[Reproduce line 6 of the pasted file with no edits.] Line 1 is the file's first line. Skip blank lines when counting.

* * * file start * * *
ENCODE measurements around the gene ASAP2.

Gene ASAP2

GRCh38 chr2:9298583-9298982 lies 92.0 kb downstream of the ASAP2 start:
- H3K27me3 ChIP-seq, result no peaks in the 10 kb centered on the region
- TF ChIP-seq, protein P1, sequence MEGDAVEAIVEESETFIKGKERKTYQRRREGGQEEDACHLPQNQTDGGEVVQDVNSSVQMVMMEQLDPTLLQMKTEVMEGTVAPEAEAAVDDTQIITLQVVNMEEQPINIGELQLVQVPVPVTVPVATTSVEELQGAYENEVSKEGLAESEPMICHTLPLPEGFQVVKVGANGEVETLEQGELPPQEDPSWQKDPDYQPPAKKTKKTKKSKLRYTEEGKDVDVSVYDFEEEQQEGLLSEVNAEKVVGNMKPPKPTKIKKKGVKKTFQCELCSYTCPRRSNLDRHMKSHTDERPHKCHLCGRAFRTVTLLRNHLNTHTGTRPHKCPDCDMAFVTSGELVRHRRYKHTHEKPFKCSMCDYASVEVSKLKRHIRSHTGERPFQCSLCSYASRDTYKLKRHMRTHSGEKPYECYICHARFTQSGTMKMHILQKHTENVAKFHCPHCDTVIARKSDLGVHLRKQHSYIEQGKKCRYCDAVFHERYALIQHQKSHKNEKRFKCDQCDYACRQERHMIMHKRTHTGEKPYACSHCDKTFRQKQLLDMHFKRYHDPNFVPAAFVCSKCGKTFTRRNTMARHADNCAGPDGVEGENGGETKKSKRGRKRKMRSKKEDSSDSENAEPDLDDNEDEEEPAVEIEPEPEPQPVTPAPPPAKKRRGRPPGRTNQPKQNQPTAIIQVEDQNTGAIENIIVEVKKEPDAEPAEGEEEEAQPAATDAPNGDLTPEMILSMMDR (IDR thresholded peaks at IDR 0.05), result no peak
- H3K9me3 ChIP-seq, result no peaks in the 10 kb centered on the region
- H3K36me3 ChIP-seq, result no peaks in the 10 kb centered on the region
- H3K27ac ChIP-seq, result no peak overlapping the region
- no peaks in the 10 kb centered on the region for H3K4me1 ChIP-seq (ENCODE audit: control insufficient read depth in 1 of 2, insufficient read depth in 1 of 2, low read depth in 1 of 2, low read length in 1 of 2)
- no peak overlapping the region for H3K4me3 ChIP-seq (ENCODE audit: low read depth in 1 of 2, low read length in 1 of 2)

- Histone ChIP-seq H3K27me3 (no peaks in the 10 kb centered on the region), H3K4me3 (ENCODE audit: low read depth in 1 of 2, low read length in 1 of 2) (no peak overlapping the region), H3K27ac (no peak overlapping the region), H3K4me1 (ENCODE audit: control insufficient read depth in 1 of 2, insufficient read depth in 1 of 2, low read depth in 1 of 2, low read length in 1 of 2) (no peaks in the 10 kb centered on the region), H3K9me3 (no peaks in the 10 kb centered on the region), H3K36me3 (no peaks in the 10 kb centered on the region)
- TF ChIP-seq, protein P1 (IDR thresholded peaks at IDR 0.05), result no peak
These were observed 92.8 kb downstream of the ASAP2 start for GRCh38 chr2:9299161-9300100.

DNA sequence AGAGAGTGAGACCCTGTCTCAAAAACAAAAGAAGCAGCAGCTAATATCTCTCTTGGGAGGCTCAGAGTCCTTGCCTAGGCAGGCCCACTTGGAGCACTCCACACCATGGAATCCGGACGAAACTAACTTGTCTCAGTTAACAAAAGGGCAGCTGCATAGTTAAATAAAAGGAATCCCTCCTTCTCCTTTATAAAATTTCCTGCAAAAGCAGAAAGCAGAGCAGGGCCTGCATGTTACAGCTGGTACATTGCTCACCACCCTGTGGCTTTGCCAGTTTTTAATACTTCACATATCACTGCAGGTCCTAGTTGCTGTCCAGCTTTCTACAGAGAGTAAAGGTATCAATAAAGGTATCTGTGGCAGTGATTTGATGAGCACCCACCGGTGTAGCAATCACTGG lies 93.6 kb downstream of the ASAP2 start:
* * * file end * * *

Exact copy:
- H3K9me3 ChIP-seq, result no peaks in the 10 kb centered on the region